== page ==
I thought I would take this opportunity to share with you a letter. Back when I was in high school I took a challenging opportunity to pursue the IB program (International Baccalaureate). In case you don’t know what that is, it is a special international high school program that really prepares one for university and is recognised by many universities in the world. Sadly, however, the IB program at my high school Sydney Academy is considering closing it. My fellow IB alumni and me are rallying together and have created a facebook group dedicated to keeping the IB program at Sydney Academy. We are also sending out letters. I have sent out the following letter to various people: including the CBVRSB (Cape Breton Victoria Regional School Board), the principal at Sydney Academy, the CBC radio station, various MLAs and the local newspaper there the Cape Breton Post. I’d just like to share it on here to express my dedication to this wonderful program.
Dear CBVRSB Board Members,
My name is J.C. Saunders and as a Sydney Academy High School Alumnus, I have been informed that you are seriously considering cutting out the IB program at Sydney Academy. I was very disappointed to hear this and think this is a bad idea for a variety of reasons. I graduated from Sydney Academy in June 2007 from the IB program and have since moved on and have completed a joint honours degree in mathematics and philosophy at Acadia University, which I graduated from last spring. I feel that the experience that I’ve gained from the IB program has made a huge positive impact on me.
Let me explain. I found the IB program to be incredibly tough and competitive. I will admit it wasn’t all fun. My grades suffered a bit, and I was often overwhelmed with work. I count myself very lucky that Sydney Academy has such great teachers who actually helped me through it. In particular, I would like to draw your attention to Ms. Janet Beaton and Mr. Barry Halloran who I took IB history and theory of knowledge from respectively. Even though he is no longer teaching there, I would also like to mention Mr. Bob Crane who taught IB math and calculus at Sydney Academy until a few years ago who recognised my strengths and potential. These teachers were full of energy and always managed to keep me motivated. I owe a lot to such fine instructors.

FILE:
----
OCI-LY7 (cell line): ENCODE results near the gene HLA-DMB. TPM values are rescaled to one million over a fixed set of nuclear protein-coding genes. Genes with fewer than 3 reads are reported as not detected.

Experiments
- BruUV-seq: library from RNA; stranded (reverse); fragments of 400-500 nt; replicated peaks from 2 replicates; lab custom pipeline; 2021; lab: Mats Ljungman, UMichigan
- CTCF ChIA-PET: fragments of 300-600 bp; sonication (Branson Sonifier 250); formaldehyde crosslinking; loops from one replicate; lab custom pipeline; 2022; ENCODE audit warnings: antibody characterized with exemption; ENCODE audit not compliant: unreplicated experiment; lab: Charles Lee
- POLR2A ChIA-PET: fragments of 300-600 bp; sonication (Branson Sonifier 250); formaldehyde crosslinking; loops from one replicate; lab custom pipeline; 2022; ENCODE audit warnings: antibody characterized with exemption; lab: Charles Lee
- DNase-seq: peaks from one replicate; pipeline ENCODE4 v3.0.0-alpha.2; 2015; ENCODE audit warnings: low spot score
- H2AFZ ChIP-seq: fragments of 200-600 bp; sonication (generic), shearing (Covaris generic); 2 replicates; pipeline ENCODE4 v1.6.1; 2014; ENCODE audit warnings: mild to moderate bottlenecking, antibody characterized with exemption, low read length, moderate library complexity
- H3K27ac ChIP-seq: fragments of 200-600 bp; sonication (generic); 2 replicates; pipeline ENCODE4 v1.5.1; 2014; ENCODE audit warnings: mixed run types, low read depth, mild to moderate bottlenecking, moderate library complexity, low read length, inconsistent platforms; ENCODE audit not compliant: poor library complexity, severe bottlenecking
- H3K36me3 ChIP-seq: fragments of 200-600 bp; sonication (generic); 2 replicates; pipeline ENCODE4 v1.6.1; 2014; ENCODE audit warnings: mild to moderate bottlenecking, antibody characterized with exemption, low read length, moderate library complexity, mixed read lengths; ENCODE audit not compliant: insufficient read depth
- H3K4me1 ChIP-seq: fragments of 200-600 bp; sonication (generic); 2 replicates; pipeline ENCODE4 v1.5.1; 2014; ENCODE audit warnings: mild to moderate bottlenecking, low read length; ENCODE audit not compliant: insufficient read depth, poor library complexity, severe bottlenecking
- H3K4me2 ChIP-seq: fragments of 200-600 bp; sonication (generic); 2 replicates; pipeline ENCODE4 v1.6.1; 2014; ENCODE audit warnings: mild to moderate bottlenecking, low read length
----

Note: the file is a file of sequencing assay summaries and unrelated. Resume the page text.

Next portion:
Ever since graduating from the IB program, it has contributed to my successes tremendously. In particular, when I entered Acadia University, I quickly saw how such a challenge as the IB program was paying off. While I saw other students struggling to get at least descent marks in some of their courses, I saw a great improvement in my own marks. After a mere first semester at Acadia, my average went up by at least 12% and it stayed that way throughout the rest of my time there. From being a Sydney Academy IB student who got mediocre marks, I became one of Acadia’s top math students. Professors in other departments also took notice of me when I was still in first year. Due to the number of essays that the IB program required me to write, I had really honed in on my writing skills, which very much pleased a philosophy professor I had in first year. I even managed to write all ten essays that were assigned in an English course I took, even though I was only required to write four and really gained respect from my English professor because of my work ethic. In short, the IB program really prepared me for going to university.
If you take away the IB program, you will not be allowing other students the opportunity to rise to the challenge that it poses. More students will be come to university ill-prepared. On the other hand, if you keep it in place, more students will gain a valuable work ethic and find university not such a huge transition. I leave it up to you to decide how you want to proceed. I just want you to be aware that whatever action you decide to take, you will be sending a message to students. If you keep the IB program in place, you will be saying that taking on a challenge is good and helps to improve oneself. If you take IB away from Sydney Academy, your message will be that taking extra challenges in education and in life in general is unnecessary and too much of a bother. I wish you luck in making your decision.
Yours sincerely, J.C. Saunders.
BSC (Honours) Mathematics with Philosophy 2011 Acadia University
MMath Pure Mathematics 2013 (Expected) University of Waterloo